Update: 03/16 6:50 PM EDT by J : The problems started with the AP story (cited above). The decryption software posted by the activists was described as "a method for kids to deduce their parents' password and access [pornographic] Web sites."
This was the spin that Mattel's PR people put on the story. They surely didn't want the news media reporting that activists had posted software that exposes their secret, hidden blacklist to the light of day. That wouldn't sound so good - it might get people to ask "why are these blacklists encrypted at all?"
Instead, Mattel's PR decided to say that the decryption software allows kids to view pornography. Predictable - this is the same smear that's always dragged out - but the media swallowed it uncritically. (The AP story was repeated on cnet, and everywhere else that uses the AP feed.)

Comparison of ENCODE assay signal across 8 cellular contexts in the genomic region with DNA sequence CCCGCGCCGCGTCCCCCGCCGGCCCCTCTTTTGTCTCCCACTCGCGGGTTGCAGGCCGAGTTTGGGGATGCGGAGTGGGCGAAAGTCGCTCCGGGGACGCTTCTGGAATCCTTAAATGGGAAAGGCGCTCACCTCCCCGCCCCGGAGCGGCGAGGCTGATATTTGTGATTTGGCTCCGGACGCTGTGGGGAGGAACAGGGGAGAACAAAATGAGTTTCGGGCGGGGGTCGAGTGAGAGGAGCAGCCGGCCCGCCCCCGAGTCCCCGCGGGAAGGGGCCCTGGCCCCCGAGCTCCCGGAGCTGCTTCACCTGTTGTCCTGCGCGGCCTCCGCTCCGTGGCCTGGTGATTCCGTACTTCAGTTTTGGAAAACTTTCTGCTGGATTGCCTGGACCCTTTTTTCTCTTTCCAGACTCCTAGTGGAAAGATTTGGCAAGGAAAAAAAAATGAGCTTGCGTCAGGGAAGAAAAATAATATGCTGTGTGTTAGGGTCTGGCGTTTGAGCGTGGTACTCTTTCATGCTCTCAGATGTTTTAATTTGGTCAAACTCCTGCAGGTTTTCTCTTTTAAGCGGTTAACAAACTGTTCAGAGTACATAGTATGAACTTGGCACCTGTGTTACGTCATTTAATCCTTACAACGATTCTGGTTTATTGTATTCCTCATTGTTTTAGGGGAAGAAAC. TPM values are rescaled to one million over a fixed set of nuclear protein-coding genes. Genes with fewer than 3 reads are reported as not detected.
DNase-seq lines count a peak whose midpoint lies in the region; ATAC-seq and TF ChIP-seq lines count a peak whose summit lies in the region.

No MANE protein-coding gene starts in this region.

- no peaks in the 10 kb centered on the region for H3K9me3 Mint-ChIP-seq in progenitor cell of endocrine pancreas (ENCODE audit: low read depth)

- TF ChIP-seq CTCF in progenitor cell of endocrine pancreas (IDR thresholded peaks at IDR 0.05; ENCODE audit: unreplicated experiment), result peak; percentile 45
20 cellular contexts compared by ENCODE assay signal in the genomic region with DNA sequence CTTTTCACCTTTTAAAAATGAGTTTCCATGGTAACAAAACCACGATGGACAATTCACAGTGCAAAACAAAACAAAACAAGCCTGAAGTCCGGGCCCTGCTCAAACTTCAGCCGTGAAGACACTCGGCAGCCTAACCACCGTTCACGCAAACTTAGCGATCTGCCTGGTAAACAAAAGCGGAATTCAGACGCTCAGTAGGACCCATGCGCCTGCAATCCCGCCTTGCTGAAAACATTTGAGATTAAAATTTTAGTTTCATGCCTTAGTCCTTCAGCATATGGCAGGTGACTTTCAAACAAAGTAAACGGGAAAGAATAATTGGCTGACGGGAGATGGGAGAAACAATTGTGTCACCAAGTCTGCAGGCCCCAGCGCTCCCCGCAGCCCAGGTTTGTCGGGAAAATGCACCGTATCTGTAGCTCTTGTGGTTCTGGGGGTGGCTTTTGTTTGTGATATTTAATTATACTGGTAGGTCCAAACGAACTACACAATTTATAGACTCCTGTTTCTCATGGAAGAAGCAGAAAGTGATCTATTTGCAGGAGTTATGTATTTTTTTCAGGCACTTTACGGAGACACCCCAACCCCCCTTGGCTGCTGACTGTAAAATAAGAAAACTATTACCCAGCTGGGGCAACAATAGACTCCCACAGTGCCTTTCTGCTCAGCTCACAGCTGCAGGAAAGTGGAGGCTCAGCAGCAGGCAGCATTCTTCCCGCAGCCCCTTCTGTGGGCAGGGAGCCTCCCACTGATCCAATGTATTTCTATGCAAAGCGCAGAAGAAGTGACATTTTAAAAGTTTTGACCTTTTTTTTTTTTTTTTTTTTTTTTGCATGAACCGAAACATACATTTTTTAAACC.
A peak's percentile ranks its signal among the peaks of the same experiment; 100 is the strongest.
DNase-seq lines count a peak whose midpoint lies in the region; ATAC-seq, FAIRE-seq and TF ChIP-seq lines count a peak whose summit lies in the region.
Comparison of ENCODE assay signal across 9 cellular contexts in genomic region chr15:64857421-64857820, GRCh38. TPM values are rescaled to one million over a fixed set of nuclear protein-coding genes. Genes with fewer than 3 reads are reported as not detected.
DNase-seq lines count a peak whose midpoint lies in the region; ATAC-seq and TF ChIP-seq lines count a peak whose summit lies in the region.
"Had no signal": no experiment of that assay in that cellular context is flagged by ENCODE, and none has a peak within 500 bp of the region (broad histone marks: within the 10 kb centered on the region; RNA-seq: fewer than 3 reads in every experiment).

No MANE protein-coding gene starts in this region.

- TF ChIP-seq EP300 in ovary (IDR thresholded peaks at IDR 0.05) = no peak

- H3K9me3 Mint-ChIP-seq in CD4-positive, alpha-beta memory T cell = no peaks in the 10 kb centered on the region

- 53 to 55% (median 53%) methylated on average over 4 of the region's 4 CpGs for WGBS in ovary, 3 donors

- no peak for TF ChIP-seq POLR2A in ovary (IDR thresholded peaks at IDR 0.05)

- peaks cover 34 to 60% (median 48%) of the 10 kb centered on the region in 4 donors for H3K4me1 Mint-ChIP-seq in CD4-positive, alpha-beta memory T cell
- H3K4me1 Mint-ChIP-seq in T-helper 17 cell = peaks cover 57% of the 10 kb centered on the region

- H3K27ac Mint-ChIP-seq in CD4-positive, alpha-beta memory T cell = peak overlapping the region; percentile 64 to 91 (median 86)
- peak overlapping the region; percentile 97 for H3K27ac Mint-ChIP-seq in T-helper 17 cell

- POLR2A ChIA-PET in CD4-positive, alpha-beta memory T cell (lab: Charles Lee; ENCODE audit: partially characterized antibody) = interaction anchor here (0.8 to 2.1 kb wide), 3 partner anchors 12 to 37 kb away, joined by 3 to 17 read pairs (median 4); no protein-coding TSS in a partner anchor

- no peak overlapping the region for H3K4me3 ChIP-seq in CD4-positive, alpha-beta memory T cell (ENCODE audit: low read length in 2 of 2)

Even the normally-critical Declan McCullagh wrote a story for Wired whose opening sentence was corporate propaganda. "Toy-maker Mattel has sued two programmers who revealed how to circumvent its CyberPatrol blocking software." Thankfully, the rest of his article gave the full story.
Mattel is not upset about CPHack's minor feature of circumventing the program when installed. Peacefire has been distributing their own instructions to disable Cyber Patrol for months now, and hasn't been sued. (They're pretty simple instructions, too.)
Mattel is upset that people can see the flaws in their software which were previously hidden by encryption. They want to continue selling bad software and will use the full force of law to prevent you from learning how bad it is. Legal papers have already been served and the proceedings will presumably begin shortly. Stay tuned - and don't trust press releases.